Railway level crossings create serious potential conflict points for collisions between road vehicles and trains. Governments, the rail industry and others have been applying a variety of countermeasures for many years to improve railway level crossing safety which including upgrading passive crossings to conventional active systems. However, the cost to eliminate or upgrade passive crossings is very high. Estimates of installing conventional (track circuit) flashing lights or boom barriers (active protection) is not cost-effective. On-going maintenance costs would also likely to be considerable in view of the remote location of many passive crossings. Furthermore, vehicle collisions at crossings are frequently attributed to driver behaviour (i.e., non-compliance) in response to the warning device. These situations raise the question of whether upgrading passive to conventional active crossings would produce the desired improvement in safety, looking also at the cost incurred and system effectiveness gained. In view of that, researching cost-effective alternative systems is a worthwhile undertaking. Considerable research and innovation has occurred in some countries into the development of low-cost warning systems for level crossing. Immediate application in Australia is possible subject to its effectiveness and adaptation to the localised (Australian) conditions. The effectiveness of these alternative systems needs to be assessed to reflect safety improvements at crossings. However, to date, there has been no systematic approach available to evaluate these systems for implementation other than before-and-after implementation studies which are expensive.
This research proposes a methodology, through simulation, for evaluating alternative warning devices at level crossing to identify cost-effective devices with respect to the engineering requirements and particularly the driver responses prior to expensive prototype testing at field. The methodology involves multi-criteria analysis to short-list devices according to required engineering criteria; data collection of driver behaviour using driving simulator; development of driver behavioural models and application of such models associated with surrogate safety measures and traffic conflict technique in traffic micro-simulation modelling.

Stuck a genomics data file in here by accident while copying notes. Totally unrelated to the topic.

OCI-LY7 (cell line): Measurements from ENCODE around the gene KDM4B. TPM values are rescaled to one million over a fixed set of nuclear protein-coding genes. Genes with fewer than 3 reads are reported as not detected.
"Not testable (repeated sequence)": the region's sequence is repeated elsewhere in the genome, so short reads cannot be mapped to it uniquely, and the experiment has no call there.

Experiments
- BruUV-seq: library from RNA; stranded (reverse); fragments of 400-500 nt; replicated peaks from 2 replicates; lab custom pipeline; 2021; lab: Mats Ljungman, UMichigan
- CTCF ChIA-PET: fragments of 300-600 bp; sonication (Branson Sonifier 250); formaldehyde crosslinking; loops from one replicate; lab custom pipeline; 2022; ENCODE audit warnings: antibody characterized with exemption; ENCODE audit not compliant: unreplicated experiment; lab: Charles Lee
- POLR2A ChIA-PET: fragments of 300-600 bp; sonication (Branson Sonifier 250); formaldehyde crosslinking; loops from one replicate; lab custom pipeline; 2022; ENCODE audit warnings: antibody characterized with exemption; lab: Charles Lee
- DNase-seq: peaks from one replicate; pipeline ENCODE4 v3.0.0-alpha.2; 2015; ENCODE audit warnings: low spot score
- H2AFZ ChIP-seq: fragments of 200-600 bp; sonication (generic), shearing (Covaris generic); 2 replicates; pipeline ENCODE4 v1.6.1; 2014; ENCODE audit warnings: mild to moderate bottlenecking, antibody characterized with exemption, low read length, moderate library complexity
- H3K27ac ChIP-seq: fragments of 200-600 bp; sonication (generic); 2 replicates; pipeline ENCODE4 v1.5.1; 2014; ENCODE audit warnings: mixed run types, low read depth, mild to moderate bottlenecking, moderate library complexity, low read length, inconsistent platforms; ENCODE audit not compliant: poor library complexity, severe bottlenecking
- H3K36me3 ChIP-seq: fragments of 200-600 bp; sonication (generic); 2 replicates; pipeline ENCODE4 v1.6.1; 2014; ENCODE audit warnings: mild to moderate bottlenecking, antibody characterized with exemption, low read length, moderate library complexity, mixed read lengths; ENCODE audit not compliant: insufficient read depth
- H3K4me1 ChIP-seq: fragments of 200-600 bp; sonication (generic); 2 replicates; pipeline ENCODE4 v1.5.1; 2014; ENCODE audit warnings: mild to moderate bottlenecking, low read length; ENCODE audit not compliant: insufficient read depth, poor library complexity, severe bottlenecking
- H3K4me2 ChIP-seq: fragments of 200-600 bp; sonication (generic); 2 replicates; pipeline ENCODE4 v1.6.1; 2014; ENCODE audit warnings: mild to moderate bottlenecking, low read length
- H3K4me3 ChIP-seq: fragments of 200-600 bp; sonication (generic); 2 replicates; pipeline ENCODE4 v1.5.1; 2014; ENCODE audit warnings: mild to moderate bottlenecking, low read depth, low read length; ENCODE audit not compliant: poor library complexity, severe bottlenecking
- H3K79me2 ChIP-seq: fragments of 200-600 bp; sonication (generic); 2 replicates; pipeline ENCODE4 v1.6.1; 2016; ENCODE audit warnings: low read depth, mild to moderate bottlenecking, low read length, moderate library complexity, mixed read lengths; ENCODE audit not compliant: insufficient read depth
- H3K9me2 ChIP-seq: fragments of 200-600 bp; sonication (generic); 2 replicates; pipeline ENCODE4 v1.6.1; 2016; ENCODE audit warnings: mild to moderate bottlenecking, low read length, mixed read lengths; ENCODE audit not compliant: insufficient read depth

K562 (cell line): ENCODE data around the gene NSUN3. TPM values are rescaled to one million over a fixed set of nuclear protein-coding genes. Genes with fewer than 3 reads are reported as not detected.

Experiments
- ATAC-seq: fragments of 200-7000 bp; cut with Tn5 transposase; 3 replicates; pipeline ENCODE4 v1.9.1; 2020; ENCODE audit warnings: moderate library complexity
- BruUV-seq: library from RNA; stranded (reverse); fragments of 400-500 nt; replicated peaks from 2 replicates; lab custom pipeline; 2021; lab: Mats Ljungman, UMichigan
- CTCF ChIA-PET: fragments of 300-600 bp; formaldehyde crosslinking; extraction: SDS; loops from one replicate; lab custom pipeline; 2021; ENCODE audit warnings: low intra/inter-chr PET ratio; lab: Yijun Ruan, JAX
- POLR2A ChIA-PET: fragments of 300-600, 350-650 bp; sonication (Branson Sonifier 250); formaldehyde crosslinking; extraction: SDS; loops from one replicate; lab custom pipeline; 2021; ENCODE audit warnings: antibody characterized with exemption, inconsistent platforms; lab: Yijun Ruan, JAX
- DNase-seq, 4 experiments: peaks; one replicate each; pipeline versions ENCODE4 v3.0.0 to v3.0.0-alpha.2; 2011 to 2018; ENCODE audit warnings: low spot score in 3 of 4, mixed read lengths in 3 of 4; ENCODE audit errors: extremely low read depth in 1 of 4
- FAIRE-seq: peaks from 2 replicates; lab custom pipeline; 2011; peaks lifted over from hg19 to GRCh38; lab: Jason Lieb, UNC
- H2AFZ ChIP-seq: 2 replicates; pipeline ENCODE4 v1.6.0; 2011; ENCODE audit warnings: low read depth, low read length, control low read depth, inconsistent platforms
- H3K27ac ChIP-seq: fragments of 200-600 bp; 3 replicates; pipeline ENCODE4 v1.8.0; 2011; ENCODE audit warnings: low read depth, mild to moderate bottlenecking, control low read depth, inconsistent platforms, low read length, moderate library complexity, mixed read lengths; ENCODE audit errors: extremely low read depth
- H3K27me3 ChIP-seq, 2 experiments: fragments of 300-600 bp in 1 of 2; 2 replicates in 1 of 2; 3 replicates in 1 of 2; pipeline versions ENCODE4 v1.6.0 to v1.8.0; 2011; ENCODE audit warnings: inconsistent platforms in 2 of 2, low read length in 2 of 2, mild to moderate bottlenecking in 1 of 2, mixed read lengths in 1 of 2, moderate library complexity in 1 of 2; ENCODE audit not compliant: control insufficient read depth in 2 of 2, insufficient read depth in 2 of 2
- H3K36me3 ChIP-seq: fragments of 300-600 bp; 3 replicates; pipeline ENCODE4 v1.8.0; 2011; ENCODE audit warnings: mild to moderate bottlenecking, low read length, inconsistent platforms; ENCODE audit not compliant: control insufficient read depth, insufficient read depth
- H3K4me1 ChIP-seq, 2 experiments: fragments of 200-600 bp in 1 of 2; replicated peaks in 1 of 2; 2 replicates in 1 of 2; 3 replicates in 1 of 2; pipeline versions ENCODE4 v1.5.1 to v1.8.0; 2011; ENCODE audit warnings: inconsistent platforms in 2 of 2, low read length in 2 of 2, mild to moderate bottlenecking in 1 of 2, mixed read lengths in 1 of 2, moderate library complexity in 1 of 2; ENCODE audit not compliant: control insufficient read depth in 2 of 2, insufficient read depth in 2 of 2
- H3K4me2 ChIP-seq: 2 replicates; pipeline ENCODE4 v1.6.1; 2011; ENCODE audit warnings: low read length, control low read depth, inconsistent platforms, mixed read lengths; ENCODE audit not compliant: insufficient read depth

In this research, two potential alternative warning devices, rumble strips (passive) and in-vehicle auditory warning device (active), were studied. Driver behaviour in response to these two alternative devices were evaluated and contrasted with two conventional devices, stop sign (passive) and flashing-red-light (active) in driving simulator. In addition, field survey of driver behaviour at level crossings with conventional warning systems (stop sign, flashing light and boom barrier) at/near Brisbane in Australia was conducted for comparison. Driver behaviour investigated includes driver stopping compliance and driver reacting positions such as accelerator release distance, initial braking distance and final braking distance.
A binary logistic regression model was established for predicting the probability for a driver to stop or cross at a railway crossing, and mixed regression models for predicting drivers’ reacting positions before stopping at the crossing. In summary, these models describe driver behaviour with respect to the various types of alternative warning devices reasonably well. Contributing factors, such as age, gender, speed and types of warning devices were found significant at different approaching stages to the level crossings. As expected, speed affects drivers’ reaction in the early stage when approaching the level crossings and ‘types of warning devices’ has higher influence at the final stages of stopping. The influence of ‘age’ and ‘gender’ occurs only at the later stage of stopping prior to the stop line. Overall distinctions in behaviour within the two passive or two active systems were relatively small. The large differences occurred between the passive and active devices. Violation results indicated that the active systems produce much higher levels of driver compliance than passive devices. The results of the analysis revealed a potential weakness of the passive warning system in obtaining drivers’ compliance. Although similar driver behaviour was observed with alternative and conventional devices, the considerably lower costs of application of the alternative systems provide extra motivation for their use.
The behavioural models were then applied in a microscopic simulation to produce safety measures such as collision likelihood and time-to-collision for comparison among the potential devices. The modelling approach of using drivers’ stopping compliance and reacting positions enables relative safety evaluation of alternative traffic devices. This provides a more detailed evaluation of alternative devices, using simulated outcomes which have a more concrete relationship to road safety, including the numerical prediction of collision likelihood and severity. However, more research into other potential influences, such as familiarity with the crossing, and personality factors such as propensity to engage in risky behaviour, would certainly capture more of the variance in warning compliance. More complex road geometry, random approaching speed or additional scenarios may contribute to differences in observations. The driving simulator experimental design can
also be extended to testing the influence of other human factors such as distraction and fatigue, as well as obtaining other measurements such as perception-reaction time and deceleration rates. Other alternative devices (i.e., automated camera photo enforcement) may also be explored in future studies using driving simulator.